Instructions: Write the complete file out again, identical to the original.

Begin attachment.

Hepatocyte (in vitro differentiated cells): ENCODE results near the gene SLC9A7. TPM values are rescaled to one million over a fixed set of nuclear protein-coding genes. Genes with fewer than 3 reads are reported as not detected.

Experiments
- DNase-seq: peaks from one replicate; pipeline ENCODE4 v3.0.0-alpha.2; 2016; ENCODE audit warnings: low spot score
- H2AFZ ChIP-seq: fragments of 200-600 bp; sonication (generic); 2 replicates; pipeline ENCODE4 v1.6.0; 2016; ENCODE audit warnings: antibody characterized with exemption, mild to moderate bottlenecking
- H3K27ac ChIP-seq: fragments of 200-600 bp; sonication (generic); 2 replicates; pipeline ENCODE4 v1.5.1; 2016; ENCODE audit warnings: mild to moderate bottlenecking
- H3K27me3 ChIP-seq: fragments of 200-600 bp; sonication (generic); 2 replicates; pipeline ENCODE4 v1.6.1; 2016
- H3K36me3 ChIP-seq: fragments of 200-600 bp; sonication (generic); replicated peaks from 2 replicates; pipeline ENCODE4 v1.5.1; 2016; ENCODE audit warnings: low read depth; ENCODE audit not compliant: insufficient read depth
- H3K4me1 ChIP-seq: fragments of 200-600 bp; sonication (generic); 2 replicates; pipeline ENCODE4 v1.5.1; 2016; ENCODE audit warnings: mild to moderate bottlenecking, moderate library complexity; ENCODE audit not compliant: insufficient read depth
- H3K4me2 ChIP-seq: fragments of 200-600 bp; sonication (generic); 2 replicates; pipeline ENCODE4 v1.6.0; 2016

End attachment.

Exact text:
Hepatocyte (in vitro differentiated cells): ENCODE results near the gene SLC9A7. TPM values are rescaled to one million over a fixed set of nuclear protein-coding genes. Genes with fewer than 3 reads are reported as not detected.

Experiments
- DNase-seq: peaks from one replicate; pipeline ENCODE4 v3.0.0-alpha.2; 2016; ENCODE audit warnings: low spot score
- H2AFZ ChIP-seq: fragments of 200-600 bp; sonication (generic); 2 replicates; pipeline ENCODE4 v1.6.0; 2016; ENCODE audit warnings: antibody characterized with exemption, mild to moderate bottlenecking
- H3K27ac ChIP-seq: fragments of 200-600 bp; sonication (generic); 2 replicates; pipeline ENCODE4 v1.5.1; 2016; ENCODE audit warnings: mild to moderate bottlenecking
- H3K27me3 ChIP-seq: fragments of 200-600 bp; sonication (generic); 2 replicates; pipeline ENCODE4 v1.6.1; 2016
- H3K36me3 ChIP-seq: fragments of 200-600 bp; sonication (generic); replicated peaks from 2 replicates; pipeline ENCODE4 v1.5.1; 2016; ENCODE audit warnings: low read depth; ENCODE audit not compliant: insufficient read depth
- H3K4me1 ChIP-seq: fragments of 200-600 bp; sonication (generic); 2 replicates; pipeline ENCODE4 v1.5.1; 2016; ENCODE audit warnings: mild to moderate bottlenecking, moderate library complexity; ENCODE audit not compliant: insufficient read depth
- H3K4me2 ChIP-seq: fragments of 200-600 bp; sonication (generic); 2 replicates; pipeline ENCODE4 v1.6.0; 2016